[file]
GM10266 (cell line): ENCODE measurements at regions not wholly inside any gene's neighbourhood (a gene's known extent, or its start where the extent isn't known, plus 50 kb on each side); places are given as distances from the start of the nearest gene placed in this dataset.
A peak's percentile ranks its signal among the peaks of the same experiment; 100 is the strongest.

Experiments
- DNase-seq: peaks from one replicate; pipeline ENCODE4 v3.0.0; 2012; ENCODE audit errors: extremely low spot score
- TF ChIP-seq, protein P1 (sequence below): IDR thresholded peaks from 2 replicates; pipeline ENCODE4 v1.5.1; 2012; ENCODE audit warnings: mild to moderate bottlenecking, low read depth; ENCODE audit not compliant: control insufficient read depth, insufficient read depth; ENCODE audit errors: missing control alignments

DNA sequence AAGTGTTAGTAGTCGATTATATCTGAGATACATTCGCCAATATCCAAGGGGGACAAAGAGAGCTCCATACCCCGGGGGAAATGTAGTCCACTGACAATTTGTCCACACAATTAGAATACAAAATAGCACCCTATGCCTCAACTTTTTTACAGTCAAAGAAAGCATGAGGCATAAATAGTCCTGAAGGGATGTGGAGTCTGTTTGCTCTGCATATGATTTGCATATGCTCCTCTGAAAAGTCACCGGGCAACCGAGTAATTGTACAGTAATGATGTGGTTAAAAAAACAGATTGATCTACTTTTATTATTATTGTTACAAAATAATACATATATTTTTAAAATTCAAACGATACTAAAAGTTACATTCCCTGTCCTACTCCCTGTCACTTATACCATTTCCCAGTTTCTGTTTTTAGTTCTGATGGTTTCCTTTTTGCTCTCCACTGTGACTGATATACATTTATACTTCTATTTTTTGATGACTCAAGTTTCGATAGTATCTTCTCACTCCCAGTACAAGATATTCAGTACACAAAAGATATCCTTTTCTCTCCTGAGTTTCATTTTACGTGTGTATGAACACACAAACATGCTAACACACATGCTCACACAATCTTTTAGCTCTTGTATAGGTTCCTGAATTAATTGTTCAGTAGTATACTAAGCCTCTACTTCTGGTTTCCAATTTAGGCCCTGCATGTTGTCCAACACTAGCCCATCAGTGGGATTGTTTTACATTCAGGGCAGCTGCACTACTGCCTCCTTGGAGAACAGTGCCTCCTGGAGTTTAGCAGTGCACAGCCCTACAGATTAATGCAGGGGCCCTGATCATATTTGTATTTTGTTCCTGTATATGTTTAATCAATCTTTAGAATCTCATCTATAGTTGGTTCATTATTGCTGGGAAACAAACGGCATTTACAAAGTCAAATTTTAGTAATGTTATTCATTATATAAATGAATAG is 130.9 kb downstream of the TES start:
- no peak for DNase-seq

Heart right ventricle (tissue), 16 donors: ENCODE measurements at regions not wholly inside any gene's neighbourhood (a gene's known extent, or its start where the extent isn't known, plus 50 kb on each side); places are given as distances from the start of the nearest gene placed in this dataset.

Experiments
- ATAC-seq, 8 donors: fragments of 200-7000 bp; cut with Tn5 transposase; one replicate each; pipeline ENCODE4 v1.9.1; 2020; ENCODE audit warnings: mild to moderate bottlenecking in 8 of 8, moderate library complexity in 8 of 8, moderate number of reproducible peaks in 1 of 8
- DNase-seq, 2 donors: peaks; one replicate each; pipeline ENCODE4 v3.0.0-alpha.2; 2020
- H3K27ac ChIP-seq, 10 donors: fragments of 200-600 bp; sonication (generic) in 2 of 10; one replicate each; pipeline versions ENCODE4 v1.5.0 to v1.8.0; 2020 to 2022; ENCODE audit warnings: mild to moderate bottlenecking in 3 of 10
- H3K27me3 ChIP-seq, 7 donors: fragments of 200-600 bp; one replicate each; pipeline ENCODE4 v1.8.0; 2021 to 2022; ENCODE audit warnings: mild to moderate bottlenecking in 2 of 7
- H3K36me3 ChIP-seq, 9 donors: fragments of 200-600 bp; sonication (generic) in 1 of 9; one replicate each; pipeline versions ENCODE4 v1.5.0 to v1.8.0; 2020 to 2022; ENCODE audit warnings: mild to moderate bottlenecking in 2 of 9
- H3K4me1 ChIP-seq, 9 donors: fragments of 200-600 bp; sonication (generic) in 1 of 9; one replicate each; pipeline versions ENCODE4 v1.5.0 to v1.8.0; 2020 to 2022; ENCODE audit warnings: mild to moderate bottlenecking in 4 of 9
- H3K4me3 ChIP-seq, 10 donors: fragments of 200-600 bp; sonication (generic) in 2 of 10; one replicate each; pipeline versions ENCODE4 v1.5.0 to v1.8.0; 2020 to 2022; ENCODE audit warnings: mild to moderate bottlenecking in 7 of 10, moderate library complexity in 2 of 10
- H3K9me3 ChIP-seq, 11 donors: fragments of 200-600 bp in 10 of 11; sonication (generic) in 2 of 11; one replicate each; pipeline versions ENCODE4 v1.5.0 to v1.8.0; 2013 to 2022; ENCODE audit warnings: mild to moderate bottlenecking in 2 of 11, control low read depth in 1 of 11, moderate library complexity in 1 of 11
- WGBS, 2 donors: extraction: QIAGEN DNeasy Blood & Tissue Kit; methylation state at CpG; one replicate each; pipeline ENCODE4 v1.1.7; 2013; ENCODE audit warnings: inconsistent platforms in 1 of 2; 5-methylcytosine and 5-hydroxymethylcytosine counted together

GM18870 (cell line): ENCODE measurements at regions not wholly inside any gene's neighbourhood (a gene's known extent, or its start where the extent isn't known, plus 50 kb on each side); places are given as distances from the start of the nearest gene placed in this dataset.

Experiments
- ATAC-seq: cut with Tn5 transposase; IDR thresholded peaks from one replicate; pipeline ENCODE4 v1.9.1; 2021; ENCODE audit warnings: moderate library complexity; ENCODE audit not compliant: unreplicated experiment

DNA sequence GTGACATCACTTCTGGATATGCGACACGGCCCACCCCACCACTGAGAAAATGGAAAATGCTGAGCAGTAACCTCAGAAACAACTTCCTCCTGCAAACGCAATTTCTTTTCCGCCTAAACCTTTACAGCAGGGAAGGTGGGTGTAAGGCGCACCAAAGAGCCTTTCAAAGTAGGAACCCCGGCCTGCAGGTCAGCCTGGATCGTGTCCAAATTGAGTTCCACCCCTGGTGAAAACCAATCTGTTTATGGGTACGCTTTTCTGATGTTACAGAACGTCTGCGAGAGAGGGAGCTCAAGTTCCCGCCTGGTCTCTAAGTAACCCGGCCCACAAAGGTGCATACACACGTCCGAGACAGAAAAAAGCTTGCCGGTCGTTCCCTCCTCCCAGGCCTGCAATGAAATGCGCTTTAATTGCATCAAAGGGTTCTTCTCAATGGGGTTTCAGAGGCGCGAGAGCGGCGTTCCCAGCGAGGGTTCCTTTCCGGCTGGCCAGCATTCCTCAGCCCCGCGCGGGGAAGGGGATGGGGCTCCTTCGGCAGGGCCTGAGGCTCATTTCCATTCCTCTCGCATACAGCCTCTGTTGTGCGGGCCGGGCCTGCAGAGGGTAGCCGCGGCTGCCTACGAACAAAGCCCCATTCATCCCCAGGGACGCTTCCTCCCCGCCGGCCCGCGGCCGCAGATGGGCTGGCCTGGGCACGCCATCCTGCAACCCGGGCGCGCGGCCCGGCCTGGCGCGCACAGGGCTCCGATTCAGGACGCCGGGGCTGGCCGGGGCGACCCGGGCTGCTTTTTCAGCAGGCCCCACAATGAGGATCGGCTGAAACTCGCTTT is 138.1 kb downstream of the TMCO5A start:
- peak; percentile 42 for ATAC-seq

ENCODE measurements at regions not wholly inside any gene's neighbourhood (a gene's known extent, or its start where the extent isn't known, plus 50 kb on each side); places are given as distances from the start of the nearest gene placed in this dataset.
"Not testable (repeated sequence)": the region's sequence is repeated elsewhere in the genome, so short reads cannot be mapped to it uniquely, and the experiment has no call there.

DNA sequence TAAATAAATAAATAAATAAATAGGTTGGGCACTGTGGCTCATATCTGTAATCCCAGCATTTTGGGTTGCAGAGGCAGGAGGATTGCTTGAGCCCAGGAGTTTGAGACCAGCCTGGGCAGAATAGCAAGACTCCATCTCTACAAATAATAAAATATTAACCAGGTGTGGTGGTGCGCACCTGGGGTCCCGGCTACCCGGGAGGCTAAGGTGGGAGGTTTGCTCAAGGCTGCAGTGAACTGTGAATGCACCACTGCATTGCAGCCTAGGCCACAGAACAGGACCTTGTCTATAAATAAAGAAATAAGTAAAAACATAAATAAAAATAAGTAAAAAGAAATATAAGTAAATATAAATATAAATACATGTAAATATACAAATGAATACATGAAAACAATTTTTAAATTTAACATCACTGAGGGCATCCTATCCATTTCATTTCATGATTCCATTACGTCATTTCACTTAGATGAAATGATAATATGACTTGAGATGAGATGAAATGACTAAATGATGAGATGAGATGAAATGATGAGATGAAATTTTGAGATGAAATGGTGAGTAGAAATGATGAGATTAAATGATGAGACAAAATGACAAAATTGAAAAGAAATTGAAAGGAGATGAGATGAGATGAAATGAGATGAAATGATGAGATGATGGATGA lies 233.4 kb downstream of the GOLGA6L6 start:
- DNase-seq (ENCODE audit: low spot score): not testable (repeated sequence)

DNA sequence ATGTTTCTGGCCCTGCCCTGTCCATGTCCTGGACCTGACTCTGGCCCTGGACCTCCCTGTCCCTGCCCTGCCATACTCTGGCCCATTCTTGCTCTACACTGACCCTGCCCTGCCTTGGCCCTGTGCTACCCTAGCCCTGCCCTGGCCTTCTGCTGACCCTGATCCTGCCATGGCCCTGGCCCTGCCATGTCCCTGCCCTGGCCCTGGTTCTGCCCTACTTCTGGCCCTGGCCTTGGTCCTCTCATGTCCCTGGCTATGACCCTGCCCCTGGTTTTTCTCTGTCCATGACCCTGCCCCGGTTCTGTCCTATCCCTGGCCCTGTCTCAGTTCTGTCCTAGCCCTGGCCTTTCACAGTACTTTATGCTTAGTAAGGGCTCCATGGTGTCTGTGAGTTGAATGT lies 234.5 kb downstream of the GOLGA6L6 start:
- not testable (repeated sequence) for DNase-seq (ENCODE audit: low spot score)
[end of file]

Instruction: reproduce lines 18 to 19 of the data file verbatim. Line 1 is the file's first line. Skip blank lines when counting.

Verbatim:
- WGBS, 2 donors: extraction: QIAGEN DNeasy Blood & Tissue Kit; methylation state at CpG; one replicate each; pipeline ENCODE4 v1.1.7; 2013; ENCODE audit warnings: inconsistent platforms in 1 of 2; 5-methylcytosine and 5-hydroxymethylcytosine counted together

GM18870 (cell line): ENCODE measurements at regions not wholly inside any gene's neighbourhood (a gene's known extent, or its start where the extent isn't known, plus 50 kb on each side); places are given as distances from the start of the nearest gene placed in this dataset.